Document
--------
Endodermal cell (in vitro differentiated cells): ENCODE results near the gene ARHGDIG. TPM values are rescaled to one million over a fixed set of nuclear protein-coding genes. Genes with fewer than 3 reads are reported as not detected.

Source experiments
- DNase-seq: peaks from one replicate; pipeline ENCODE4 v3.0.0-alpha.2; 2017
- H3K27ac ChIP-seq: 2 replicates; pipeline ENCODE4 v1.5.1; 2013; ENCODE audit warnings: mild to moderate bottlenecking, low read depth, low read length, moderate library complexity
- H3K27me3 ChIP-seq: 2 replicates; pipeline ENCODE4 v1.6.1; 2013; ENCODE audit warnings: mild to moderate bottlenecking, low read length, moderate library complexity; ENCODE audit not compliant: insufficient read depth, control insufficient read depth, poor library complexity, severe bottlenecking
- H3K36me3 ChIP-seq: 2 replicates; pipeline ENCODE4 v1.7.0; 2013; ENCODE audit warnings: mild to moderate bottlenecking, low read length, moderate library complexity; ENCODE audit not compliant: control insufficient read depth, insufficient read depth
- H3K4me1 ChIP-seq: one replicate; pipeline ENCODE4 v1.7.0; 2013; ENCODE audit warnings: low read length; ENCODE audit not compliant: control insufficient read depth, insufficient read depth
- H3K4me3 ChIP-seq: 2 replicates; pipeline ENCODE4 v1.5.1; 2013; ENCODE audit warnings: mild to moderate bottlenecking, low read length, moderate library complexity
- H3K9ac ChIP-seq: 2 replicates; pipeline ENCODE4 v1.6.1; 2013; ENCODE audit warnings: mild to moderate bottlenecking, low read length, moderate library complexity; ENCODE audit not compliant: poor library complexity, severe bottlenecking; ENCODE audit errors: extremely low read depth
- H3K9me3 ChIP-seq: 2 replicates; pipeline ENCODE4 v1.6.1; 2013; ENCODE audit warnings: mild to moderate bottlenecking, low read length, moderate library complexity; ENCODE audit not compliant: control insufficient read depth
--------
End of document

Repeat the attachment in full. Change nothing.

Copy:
Endodermal cell (in vitro differentiated cells): ENCODE results near the gene ARHGDIG. TPM values are rescaled to one million over a fixed set of nuclear protein-coding genes. Genes with fewer than 3 reads are reported as not detected.

Source experiments
- DNase-seq: peaks from one replicate; pipeline ENCODE4 v3.0.0-alpha.2; 2017
- H3K27ac ChIP-seq: 2 replicates; pipeline ENCODE4 v1.5.1; 2013; ENCODE audit warnings: mild to moderate bottlenecking, low read depth, low read length, moderate library complexity
- H3K27me3 ChIP-seq: 2 replicates; pipeline ENCODE4 v1.6.1; 2013; ENCODE audit warnings: mild to moderate bottlenecking, low read length, moderate library complexity; ENCODE audit not compliant: insufficient read depth, control insufficient read depth, poor library complexity, severe bottlenecking
- H3K36me3 ChIP-seq: 2 replicates; pipeline ENCODE4 v1.7.0; 2013; ENCODE audit warnings: mild to moderate bottlenecking, low read length, moderate library complexity; ENCODE audit not compliant: control insufficient read depth, insufficient read depth
- H3K4me1 ChIP-seq: one replicate; pipeline ENCODE4 v1.7.0; 2013; ENCODE audit warnings: low read length; ENCODE audit not compliant: control insufficient read depth, insufficient read depth
- H3K4me3 ChIP-seq: 2 replicates; pipeline ENCODE4 v1.5.1; 2013; ENCODE audit warnings: mild to moderate bottlenecking, low read length, moderate library complexity
- H3K9ac ChIP-seq: 2 replicates; pipeline ENCODE4 v1.6.1; 2013; ENCODE audit warnings: mild to moderate bottlenecking, low read length, moderate library complexity; ENCODE audit not compliant: poor library complexity, severe bottlenecking; ENCODE audit errors: extremely low read depth
- H3K9me3 ChIP-seq: 2 replicates; pipeline ENCODE4 v1.6.1; 2013; ENCODE audit warnings: mild to moderate bottlenecking, low read length, moderate library complexity; ENCODE audit not compliant: control insufficient read depth